The Sunday Mail (Queensland)
Advice to make most of money with Noel Whittaker
Susie Forte, widow of slain policeman Brett Forte, was asked to pen an article for the QPS Police Bulletin. Her comments were raw and powerful, but the publication decided not to publish much of what she said.
Her brother-in-law Luke Forte has provided The Sunday Mail with her piece.
In 2016, I performed a secondment in the role of a “DV Project Officer” at Toowoomba Station.
Without any specific job description for this DV role … it was decided that I would concentrate solely on high risk.
I applied for this role because I always had a vested interest in investigating DVs and knew that high risk respondents posed a significant risk to the community.
In March 2017, I identified a high risk respondent who was involved in attending his ex-partner’s residence and discharging a firearm. This respondent had a long history of significant violence upon people.
Due to my concerns about him, I worked closely with the ex-partner and quickly had her and her children moved to a safe location pending the location and subsequent arrest of the respondent.
Fast forward to the 29th of May 2017, the day that ultimately changed my life forever.
On this day, I was on-duty when my late husband, Senior Constable Brett Forte, was murdered by that very same respondent.
The terrifying radio calls will always be etched in my memory.
The weeks after Brett’s death remain a blur. I went from being a full-time shift worker, on a double income wage raising three children, to a single parent on one wage.
The ongoing media attention (especially with our children being in public eye constantly) and the fear of going back to work was extremely overwhelming, and
I honestly did not know if I wanted to pursue my career as a police officer.
In July 2017, I returned to full-time Monday-Friday work.
To some, this short period of being away from work whilst having recently lost Brett may have seemed unrealistic, however, if it weren’t for the officer-incharge of Toowoomba Police Station, Senior Sergeant Tony Neumann, and close work colleagues and friends, all of whom have offered continued unwavering support, I do not believe I would be where I am today.
I believe returning to work as soon as possible and being surrounded by a great support network is the foundation for a healthy recovery.
Our children were and are extremely anxious and scared and keep asking me what would happen if I were also to be killed, something I could not answer.
You came back to a tough job dealing with domestic and family violence perpetrators. There were alternatives – find another (easier) job … quit work altogether … why did you choose to come back to work?
I returned to work with a lot of hesitation and uncertainty and coming back to a dangerous job dealing with high-risk DV respondents was daunting, knowing that Brett was killed by a respondent I recognised as being dangerous.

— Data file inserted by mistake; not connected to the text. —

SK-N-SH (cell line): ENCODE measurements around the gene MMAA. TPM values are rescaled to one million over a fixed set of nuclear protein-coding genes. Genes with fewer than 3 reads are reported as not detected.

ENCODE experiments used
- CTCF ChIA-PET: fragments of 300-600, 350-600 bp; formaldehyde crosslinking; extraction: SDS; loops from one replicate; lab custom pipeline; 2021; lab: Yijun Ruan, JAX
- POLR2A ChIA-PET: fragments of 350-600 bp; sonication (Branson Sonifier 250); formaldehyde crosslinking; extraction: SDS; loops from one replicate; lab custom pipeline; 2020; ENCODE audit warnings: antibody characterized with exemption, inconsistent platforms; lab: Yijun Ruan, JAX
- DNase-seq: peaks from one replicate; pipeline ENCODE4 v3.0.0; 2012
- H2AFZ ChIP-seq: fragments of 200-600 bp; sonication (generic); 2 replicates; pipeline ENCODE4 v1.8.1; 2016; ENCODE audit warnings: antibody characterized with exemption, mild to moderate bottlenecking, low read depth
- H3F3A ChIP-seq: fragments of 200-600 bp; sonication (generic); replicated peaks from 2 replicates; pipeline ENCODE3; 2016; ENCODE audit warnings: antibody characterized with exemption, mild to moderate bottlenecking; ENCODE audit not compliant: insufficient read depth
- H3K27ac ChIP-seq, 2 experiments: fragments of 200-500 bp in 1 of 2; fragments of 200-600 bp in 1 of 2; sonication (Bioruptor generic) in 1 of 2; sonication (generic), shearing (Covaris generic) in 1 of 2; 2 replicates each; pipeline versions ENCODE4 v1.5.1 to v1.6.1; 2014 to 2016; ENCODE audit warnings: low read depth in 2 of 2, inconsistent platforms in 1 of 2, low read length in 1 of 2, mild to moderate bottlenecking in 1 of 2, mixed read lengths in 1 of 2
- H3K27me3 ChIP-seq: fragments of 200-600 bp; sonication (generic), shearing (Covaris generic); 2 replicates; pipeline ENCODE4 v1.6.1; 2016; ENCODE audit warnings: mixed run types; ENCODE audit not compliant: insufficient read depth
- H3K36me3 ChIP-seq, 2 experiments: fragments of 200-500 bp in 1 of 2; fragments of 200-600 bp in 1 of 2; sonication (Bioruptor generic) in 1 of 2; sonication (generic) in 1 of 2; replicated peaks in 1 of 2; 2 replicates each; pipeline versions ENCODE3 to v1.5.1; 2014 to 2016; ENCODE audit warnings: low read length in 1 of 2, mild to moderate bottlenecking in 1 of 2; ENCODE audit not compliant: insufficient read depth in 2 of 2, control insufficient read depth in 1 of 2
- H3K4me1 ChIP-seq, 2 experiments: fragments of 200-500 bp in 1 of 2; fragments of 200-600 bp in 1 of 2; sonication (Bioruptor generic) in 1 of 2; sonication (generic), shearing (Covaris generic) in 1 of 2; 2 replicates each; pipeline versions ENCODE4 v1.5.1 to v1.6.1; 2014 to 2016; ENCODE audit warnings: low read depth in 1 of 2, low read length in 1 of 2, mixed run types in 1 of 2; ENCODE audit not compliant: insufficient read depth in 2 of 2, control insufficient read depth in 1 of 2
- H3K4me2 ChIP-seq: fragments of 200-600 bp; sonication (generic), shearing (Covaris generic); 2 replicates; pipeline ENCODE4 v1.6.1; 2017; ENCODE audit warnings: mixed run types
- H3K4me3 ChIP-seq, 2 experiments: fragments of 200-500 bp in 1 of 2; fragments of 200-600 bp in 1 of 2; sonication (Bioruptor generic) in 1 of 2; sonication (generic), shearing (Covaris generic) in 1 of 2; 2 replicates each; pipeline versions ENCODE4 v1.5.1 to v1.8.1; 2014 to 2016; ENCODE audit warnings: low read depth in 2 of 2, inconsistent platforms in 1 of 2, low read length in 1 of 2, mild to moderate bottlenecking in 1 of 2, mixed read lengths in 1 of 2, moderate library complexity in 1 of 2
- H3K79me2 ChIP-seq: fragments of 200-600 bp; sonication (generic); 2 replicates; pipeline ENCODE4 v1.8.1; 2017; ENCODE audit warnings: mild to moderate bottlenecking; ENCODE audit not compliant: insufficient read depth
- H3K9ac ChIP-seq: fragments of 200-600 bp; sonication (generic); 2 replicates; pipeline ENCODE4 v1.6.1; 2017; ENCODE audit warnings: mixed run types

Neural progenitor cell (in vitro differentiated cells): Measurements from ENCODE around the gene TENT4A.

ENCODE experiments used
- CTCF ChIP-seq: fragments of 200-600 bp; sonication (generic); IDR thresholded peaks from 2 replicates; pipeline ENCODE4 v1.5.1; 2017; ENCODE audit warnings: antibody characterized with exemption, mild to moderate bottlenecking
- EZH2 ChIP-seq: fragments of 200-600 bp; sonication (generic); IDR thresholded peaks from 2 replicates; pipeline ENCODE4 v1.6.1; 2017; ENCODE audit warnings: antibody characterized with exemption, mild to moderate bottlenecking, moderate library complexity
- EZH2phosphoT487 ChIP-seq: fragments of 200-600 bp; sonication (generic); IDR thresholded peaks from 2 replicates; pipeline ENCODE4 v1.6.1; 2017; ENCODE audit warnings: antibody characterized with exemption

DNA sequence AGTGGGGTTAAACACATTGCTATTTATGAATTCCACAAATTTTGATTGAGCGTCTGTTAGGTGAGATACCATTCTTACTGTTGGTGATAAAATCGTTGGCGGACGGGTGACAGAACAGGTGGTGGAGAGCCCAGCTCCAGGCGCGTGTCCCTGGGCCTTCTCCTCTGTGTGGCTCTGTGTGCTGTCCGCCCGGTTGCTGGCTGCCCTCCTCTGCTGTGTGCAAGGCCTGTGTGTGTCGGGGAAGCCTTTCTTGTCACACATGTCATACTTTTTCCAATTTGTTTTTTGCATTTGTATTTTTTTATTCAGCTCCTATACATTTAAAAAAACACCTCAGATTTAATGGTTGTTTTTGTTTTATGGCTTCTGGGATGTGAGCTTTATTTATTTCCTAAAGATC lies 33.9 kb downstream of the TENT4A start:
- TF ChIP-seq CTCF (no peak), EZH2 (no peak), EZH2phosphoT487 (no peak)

I have some comfort in knowing that by working closely with the ex-partner of Brett’s murderer, my actions ensured her and her children were not harmed in any way. I do get emotionally and physically exhausted, however, in order to cope with working full time and raising a family. I run most days. Whenever I’m having a bad day, I’ll put headphones in and run.
My brother Luke Morris and I made a pact to run the NYC Marathon together in 2019, which we did. This training diverted my attention from the grief my children and I were suffering, and the actual event was the one time since Brett’s death when I felt at peace.
How do you move through grief and anger without being swallowed up by it?
The challenges I have had to endure since Brett’s death can be described as horrific. I have been subjected to ongoing harassment and disgusting behaviours by some members of the community, one person saying, “you would be better off dead with your husband”, and another saying, “the guy who killed your husband is my hero”.
And, just when you think the heartbreak of losing a loved one suddenly could not worsen, the way I have been treated by a minority of colleagues, who have not only blamed me for Brett’s death (because of my role working within the DV unit at the time) but have made my journey of recovery extremely challenging.
However, being faced with such encounters has only made me more resilient. I am a very private person and have never spoken to any source since Brett’s death.
The reason I agreed to do this story was to let everyone know that no matter what adversity you may face, you can and will get through each day.
I want others to know how important it is to have people in your work environment that support you … ones you can trust and know will be there during the tough days and nights. Don’t be afraid to have a good cry when you need to and keep your sense of humour. I have found, even though I am a terribly ugly crier, I have found that it is self-soothing.